U.S. President Barack Obama signed a $787 billion economic stimulus bill into law on Tuesday as global markets plunged on fears that the recession would deepen despite government action in many countries.
Obama, who has described the package as one part of a plan to solve his country's economic ills, was expected to lay out a strategy on Wednesday to stem home foreclosures and address the housing crisis that sparked the financial sector meltdown.
Meanwhile financially strapped General Motors Corp and Chrysler LLC raced to finish restructuring plans that must be submitted to the Obama administration by the end of the day as part of efforts to keep America's biggest carmakers afloat.
Obama, speaking in Denver where he visited a solar power installation, has staked his political reputation on the package, a mixture of tax cuts and spending projects, saying its success will determine his success as president.
We're putting Americans to work doing the work that America needs done in critical areas that have been neglected for too long ... work that will begin real and lasting change for generations to come, Obama said.
The White House has said it will take about a month for the money to start flowing from the package. Some economists, however, believe the measures will come too late to have an effect in 2009, when many forecasters predict full-year output will contract.
The package includes working class tax cuts, infrastructure spending, help for the poor and unemployed and investment in alternative energy.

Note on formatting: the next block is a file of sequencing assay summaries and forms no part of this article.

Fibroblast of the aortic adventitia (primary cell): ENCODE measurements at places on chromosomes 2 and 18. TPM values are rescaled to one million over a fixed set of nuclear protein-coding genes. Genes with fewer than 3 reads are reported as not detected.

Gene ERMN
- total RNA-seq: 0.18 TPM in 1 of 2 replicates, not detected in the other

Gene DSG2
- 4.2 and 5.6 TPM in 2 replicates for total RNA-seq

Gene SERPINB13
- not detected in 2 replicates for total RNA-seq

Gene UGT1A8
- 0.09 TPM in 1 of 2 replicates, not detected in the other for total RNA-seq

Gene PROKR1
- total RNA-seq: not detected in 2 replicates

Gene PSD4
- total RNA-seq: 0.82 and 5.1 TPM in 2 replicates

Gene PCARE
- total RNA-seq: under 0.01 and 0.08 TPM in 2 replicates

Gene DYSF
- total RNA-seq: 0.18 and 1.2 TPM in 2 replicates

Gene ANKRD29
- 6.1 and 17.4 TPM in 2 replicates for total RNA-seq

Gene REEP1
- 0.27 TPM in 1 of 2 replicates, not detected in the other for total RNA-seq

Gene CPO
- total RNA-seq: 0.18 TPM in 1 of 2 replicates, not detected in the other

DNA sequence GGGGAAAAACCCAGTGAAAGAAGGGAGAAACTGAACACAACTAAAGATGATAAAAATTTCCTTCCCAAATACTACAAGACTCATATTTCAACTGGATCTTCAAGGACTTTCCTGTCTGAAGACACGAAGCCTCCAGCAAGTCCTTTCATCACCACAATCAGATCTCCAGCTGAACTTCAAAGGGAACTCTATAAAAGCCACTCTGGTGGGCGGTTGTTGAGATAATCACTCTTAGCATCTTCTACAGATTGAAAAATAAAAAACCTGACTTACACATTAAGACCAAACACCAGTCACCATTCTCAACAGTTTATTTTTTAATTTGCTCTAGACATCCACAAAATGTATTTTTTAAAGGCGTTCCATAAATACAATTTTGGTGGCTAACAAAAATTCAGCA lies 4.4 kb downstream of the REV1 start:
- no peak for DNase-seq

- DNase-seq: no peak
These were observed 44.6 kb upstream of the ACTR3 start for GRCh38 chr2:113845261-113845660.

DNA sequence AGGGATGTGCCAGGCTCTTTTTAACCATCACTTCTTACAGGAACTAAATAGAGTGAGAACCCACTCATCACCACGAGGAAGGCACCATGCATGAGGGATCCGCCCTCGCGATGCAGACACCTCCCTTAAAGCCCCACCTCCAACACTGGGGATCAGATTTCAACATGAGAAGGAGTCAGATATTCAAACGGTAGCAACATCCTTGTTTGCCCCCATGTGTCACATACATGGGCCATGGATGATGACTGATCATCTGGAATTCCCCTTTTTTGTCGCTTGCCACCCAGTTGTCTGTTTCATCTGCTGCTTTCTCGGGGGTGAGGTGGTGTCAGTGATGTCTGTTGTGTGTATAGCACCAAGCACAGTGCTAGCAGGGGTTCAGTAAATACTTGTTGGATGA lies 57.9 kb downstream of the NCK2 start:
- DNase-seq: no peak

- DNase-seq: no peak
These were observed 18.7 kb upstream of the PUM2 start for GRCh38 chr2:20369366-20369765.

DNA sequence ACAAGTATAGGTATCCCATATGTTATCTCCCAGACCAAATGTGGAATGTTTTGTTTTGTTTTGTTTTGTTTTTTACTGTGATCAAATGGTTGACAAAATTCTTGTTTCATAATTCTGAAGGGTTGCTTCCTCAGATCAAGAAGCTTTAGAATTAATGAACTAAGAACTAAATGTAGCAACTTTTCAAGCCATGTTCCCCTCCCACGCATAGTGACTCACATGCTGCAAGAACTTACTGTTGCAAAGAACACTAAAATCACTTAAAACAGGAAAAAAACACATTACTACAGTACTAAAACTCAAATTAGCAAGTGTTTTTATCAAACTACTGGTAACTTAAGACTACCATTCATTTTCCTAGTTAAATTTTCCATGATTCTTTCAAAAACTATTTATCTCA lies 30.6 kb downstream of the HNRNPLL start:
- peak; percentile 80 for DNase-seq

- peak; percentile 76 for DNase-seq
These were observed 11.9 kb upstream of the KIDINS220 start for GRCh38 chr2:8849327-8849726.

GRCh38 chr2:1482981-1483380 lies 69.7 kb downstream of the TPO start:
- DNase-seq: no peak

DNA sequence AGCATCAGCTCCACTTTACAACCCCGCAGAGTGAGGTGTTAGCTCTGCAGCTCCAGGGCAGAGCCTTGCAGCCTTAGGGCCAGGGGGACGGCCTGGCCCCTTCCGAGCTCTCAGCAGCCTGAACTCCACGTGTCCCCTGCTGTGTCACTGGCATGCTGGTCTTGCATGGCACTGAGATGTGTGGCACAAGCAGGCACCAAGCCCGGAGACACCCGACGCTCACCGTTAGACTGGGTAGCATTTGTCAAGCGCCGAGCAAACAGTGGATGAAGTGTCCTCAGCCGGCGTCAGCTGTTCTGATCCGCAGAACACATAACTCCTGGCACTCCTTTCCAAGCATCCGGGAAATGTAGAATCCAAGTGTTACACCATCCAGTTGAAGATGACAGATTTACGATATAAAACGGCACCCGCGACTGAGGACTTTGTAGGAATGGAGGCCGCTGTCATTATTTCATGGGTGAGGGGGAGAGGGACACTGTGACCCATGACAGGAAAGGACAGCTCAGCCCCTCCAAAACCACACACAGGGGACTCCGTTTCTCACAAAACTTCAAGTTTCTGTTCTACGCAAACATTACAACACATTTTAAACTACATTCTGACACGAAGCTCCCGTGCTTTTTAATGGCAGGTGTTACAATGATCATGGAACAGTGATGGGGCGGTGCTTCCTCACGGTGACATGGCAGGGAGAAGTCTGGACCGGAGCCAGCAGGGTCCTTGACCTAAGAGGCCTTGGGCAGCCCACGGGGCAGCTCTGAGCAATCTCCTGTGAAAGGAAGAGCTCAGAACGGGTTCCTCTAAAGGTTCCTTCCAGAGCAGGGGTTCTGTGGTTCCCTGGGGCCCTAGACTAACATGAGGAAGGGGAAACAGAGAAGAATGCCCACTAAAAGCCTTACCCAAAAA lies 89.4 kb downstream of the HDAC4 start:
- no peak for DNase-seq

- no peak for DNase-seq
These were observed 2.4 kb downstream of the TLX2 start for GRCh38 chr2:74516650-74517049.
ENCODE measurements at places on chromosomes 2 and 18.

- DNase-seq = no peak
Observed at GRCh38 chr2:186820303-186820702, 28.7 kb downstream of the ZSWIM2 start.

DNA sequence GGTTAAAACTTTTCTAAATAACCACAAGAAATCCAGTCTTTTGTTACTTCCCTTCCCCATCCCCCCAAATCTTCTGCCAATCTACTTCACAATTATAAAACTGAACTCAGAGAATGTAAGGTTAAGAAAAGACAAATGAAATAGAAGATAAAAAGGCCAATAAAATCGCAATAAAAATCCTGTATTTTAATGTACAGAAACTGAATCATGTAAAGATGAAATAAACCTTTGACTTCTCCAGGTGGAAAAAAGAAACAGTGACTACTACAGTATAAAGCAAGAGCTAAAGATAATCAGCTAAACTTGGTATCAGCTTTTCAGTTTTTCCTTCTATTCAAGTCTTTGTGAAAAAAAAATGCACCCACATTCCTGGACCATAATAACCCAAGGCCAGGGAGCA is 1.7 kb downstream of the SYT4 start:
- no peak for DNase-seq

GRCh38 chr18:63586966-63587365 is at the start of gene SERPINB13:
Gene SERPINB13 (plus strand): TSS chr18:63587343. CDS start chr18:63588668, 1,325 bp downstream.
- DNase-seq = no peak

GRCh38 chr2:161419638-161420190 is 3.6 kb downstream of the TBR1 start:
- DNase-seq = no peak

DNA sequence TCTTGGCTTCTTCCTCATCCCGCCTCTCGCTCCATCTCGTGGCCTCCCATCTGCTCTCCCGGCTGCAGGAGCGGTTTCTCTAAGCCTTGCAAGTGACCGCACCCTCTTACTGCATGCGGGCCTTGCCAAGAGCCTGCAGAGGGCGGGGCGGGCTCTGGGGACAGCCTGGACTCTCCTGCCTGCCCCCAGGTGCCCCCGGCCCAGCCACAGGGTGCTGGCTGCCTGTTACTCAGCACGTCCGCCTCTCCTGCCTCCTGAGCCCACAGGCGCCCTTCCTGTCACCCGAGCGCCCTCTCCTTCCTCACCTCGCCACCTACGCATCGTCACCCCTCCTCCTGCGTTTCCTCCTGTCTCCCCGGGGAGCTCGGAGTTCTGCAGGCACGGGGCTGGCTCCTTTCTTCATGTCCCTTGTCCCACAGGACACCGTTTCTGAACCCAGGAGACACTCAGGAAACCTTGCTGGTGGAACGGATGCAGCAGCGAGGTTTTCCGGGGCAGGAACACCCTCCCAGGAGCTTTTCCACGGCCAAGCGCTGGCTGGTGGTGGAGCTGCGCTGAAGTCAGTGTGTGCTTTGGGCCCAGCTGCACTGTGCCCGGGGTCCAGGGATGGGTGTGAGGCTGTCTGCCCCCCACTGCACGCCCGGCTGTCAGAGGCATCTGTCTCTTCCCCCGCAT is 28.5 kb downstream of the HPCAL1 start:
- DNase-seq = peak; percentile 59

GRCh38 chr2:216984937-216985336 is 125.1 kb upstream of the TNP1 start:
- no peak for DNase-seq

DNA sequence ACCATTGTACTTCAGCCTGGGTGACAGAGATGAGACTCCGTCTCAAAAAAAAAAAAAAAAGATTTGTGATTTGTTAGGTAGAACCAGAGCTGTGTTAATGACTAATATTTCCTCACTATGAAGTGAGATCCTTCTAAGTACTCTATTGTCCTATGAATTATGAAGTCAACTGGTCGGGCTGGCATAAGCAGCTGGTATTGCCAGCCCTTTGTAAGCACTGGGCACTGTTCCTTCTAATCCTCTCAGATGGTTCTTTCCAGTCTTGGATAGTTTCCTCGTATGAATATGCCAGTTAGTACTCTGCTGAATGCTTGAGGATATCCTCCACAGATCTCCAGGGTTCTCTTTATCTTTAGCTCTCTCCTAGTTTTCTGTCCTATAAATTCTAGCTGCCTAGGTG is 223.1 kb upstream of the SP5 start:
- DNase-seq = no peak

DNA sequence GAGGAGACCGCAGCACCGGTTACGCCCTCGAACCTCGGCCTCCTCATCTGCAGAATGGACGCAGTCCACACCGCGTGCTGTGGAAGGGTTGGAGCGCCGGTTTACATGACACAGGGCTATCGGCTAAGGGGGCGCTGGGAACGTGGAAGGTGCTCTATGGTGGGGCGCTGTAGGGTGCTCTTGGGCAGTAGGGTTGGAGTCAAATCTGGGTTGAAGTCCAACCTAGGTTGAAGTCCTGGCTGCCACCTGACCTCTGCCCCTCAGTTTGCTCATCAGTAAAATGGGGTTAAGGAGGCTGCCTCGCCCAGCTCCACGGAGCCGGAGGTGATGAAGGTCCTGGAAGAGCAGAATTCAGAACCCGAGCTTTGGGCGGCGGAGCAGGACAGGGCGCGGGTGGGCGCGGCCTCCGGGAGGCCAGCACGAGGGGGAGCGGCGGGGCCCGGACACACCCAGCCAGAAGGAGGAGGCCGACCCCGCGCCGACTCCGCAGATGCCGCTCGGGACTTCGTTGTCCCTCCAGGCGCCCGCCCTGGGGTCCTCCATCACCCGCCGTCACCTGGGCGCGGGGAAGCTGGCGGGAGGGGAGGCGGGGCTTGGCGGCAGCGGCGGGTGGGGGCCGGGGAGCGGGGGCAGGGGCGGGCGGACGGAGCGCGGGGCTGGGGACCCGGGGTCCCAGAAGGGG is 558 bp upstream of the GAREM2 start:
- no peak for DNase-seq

Obama has predicted that the stimulus plan will save or create more than 3.5 million jobs over the next two years.
Though a major success for his young presidency, the stimulus debate in Congress laid bare bitter divisions over how to boost an economy suffering a rising jobless rate of 7.6 percent and a banking crisis that has nearly frozen lending.
Only three Republicans voted for the measure in the 100-seat Senate, and no Republicans broke ranks to support it the House, arguing it had too much spending and not enough tax breaks. The final plan was split into 36 percent for tax cuts and 64 percent in spending and other provisions.
U.S. stocks slid on Tuesday, sending Wall Street near bear-market lows and tracking other global markets which sank on fears that government action will not be enough to pull the United States out of recession and avert a deepening worldwide financial crisis.
(Editing by David Storey)